Demand for second homes in Spain soars

Demand for second homes in Spain soars by nearly 40% in first week of January as Britons in lockdown eye up place in the sun despite Brexit

  • Taylor Wimpey Espana saw demand for properties increase at the start of year
  • Interest in properties rose by 39 per cent during the first week of January   
  • Brexit travel rules prevent Britons from spending more than three months in EU

The number of Britons seeking a second home in Spain soared in the first week of January as more families cast their sights to the European country amid the lockdown, property experts said. 

The real estate company Taylor Wimpey Espana found that interest in Spanish properties rose by 39 per cent during the first week of 2021 when compared to the first week the year before despite post-Brexit travel restrictions.

They also reported a surge in would-be UK buyers using their virtual tours to view dream properties in areas including Alicante, Mallora and Costa Blanca.

It comes after travel restrictions, which came into force on January 1, stated that Britons would be prevented from spending more than three months at a time at a holiday home in the EU after Brexit.

The restrictions mean that Britons will only be allowed to stay in a European country without a visa for a maximum of 90 days in every six month period. 

A three-bedroom apartment in Mallorca, Spain, which features three bathrooms, a fitted kitchen and laundry room,  is on sale with Taylor Wimpey Espana for £426,838.99 

The luxury property also comes with a spacious dining and living room area and a private parking space

People who exceed the 90 day limit could face the threat of a fine or even be banned entry to the EU’s Schengen travel zone. 

Despite the extra hurdles involved after Brexit, Taylor Wimpey Espana also reported that interest from other European countries was also on the rise, with web visitors from Germany up 51 per cent and those from Belgium up by 44 per cent. 

Domestic visitors have increased too, with website visits from Spain up 15 per cent on the year before.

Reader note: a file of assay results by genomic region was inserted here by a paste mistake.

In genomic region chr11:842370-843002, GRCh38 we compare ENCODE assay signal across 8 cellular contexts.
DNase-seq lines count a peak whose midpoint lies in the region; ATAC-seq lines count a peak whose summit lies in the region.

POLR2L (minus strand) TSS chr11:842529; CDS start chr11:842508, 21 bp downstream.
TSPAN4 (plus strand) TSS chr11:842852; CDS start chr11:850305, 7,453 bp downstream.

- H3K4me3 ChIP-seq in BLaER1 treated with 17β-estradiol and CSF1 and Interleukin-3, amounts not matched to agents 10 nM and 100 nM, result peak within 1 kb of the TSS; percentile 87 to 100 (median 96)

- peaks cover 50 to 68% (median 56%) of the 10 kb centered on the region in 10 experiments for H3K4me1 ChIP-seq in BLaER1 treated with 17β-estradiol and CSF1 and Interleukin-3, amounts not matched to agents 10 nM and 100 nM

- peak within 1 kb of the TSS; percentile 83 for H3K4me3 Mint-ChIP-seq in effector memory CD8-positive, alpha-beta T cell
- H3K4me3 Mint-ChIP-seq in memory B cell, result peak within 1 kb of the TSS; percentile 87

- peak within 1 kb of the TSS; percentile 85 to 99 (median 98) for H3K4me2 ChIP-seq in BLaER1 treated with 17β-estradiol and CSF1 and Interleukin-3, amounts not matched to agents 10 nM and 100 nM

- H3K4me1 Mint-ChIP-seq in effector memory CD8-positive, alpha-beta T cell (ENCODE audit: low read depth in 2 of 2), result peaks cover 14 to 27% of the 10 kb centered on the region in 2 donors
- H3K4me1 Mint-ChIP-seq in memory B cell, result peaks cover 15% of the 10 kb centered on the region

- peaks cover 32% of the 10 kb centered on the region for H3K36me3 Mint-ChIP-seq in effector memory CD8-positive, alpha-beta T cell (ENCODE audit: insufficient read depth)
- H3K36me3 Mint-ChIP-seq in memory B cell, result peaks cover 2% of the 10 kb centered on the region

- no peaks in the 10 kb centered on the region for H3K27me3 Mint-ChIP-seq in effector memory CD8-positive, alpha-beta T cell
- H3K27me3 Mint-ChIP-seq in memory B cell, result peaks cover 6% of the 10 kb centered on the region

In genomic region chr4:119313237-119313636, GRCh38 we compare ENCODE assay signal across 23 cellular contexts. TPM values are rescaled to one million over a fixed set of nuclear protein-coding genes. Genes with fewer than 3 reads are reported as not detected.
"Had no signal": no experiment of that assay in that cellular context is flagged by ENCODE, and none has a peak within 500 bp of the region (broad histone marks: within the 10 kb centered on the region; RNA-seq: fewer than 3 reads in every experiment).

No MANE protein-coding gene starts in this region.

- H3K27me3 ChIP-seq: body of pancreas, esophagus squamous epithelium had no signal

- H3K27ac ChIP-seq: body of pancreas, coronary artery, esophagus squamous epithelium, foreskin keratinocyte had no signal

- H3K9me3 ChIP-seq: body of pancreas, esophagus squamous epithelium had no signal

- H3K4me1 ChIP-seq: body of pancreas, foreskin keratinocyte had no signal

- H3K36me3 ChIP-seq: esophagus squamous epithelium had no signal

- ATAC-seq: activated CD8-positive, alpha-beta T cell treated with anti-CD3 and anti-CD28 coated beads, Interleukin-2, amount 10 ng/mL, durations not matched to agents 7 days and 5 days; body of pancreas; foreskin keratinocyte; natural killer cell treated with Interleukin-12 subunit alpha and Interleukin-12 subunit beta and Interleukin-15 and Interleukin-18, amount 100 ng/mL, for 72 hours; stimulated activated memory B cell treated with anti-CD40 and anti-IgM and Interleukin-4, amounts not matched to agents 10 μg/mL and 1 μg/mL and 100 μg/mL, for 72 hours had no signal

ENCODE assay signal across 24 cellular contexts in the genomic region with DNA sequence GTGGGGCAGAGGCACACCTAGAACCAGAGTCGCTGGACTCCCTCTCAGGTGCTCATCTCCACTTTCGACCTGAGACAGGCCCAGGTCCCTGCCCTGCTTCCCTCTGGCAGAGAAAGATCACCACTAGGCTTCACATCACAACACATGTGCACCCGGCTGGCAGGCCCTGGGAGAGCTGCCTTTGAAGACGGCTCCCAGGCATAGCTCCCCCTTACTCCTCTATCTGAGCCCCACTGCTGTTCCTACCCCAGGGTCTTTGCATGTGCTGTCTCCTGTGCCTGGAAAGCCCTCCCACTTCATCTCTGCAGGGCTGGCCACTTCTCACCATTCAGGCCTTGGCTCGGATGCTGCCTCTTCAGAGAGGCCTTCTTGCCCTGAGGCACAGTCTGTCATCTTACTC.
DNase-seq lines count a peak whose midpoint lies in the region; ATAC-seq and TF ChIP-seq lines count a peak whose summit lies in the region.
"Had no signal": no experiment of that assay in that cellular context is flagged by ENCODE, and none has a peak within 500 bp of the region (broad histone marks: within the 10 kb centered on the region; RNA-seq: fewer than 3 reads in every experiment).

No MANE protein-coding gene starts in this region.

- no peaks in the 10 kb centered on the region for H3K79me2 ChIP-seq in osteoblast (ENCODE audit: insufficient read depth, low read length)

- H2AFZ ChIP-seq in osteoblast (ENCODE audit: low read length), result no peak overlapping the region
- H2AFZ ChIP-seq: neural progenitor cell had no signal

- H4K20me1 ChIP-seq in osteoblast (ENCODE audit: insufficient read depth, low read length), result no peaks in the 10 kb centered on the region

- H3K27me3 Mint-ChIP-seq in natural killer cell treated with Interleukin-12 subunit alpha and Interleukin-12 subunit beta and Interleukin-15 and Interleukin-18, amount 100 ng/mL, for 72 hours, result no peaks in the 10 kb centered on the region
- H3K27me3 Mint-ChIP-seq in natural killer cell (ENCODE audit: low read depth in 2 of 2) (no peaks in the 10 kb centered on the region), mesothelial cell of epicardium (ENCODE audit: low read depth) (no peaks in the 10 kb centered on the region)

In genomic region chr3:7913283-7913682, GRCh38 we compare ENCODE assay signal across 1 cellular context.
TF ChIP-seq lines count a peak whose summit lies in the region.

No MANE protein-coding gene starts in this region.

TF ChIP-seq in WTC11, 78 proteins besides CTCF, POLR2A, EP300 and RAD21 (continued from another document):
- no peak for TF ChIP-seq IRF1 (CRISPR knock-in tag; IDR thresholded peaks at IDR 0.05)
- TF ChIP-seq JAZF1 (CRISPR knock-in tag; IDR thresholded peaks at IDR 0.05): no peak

Marc Pritchard, sales and marketing director for Taylor Wimpey Espana, said: ‘Unfortunately, both the UK and Germany are in lockdown right now, while Spain, France and a whole host of other countries have extensive restrictions in place.

‘But that doesn’t mean that would-be buyers aren’t dreaming of owning a home in the sunshine. The appeal of Spain’s golf courses and expansive beaches is only emphasised by stay-at-home orders.

‘Families are itching to return to normality with a new found zeal for travel and leisure time.’

Among the properties currently available with Taylor Wimpey is a private three-bedroom development in Alicante, south east Spain, which is currently priced at £169,846.35 (€191,000).

The property features a fully-fitted kitchen, a garden, private parking, gas central heating and sits just a stone’s throw away from the Alenda Golf Course.

Also on sale are new apartments in Punta Prima, Torrevieja, Costa Blanca, which are on sale from £160,064.62 (€180,000) onwards and three-bedroom apartments in Mallorca which are on offer for a starting price of £426,838.99 (€480,000). 

These La Recoleta apartments located in Punta Prima, Torrevieja, are near the beachfront and provide access to the sea. They are currently on sale for a starting price of £160,064.62

The property comes with two or three bedrooms, a spacious living room and a private terrace